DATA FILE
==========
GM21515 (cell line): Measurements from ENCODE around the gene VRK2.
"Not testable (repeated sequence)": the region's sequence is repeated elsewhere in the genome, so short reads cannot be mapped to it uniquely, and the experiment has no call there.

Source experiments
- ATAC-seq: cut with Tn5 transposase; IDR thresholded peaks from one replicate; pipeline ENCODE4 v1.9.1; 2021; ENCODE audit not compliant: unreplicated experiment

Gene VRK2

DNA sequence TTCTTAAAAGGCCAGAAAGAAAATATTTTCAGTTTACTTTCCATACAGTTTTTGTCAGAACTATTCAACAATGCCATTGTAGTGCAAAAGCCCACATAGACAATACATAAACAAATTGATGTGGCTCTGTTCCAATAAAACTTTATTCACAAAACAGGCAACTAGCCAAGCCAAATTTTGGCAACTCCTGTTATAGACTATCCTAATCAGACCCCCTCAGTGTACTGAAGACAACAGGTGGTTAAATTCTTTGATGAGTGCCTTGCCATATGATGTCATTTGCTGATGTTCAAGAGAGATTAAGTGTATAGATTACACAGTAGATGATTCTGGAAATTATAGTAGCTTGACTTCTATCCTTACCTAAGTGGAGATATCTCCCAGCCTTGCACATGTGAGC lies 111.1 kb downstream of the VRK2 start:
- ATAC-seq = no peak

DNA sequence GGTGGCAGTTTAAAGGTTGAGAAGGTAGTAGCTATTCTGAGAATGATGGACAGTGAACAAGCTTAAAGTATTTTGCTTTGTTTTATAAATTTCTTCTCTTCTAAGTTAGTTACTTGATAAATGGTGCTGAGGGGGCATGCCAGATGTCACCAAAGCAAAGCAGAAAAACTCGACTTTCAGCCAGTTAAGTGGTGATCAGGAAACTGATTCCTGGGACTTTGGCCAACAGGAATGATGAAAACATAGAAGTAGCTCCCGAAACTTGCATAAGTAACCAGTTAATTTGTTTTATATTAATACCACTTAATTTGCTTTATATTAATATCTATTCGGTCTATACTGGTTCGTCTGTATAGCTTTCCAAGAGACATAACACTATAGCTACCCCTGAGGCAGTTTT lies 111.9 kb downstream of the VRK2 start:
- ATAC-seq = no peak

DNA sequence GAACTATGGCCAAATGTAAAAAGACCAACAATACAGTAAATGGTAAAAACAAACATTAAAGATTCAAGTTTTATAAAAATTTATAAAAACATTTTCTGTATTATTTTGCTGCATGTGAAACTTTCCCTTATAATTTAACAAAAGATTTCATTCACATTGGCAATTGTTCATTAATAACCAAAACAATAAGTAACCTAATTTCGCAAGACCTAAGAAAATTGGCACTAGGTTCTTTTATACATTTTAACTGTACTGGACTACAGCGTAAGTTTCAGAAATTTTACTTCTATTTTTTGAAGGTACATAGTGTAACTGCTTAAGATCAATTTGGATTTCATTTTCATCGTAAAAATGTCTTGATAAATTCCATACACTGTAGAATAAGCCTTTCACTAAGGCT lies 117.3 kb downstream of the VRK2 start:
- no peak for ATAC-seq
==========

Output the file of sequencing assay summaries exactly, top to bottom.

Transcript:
GM21515 (cell line): Measurements from ENCODE around the gene VRK2.
"Not testable (repeated sequence)": the region's sequence is repeated elsewhere in the genome, so short reads cannot be mapped to it uniquely, and the experiment has no call there.

Source experiments
- ATAC-seq: cut with Tn5 transposase; IDR thresholded peaks from one replicate; pipeline ENCODE4 v1.9.1; 2021; ENCODE audit not compliant: unreplicated experiment

Gene VRK2

DNA sequence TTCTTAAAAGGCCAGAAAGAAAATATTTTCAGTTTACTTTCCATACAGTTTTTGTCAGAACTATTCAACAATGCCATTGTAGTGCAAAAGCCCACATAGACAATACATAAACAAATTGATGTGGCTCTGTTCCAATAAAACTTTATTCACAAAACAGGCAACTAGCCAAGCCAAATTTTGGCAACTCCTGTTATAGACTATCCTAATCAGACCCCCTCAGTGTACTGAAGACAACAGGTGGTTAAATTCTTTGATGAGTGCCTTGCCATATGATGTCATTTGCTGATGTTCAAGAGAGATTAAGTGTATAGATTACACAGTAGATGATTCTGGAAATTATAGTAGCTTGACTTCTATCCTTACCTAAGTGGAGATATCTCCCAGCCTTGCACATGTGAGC lies 111.1 kb downstream of the VRK2 start:
- ATAC-seq = no peak

DNA sequence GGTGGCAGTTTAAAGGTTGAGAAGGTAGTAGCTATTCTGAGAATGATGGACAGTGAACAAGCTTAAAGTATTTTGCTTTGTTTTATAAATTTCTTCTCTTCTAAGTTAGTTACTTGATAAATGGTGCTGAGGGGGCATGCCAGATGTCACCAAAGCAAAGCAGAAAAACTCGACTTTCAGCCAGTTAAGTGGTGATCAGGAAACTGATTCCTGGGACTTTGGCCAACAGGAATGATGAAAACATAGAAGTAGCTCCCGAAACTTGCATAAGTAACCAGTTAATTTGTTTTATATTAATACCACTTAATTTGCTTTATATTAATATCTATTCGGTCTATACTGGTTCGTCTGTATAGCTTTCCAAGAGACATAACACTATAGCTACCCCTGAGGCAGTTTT lies 111.9 kb downstream of the VRK2 start:
- ATAC-seq = no peak

DNA sequence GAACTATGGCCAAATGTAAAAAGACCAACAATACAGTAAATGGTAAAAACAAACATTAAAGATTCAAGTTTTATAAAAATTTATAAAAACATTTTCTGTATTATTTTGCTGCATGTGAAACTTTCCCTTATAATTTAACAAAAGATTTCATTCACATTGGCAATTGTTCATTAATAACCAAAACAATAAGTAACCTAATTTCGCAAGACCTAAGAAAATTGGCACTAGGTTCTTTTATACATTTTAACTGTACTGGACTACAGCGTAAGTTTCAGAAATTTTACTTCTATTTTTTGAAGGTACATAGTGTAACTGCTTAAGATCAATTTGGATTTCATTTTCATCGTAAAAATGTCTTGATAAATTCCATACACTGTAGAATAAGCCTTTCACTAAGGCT lies 117.3 kb downstream of the VRK2 start:
- no peak for ATAC-seq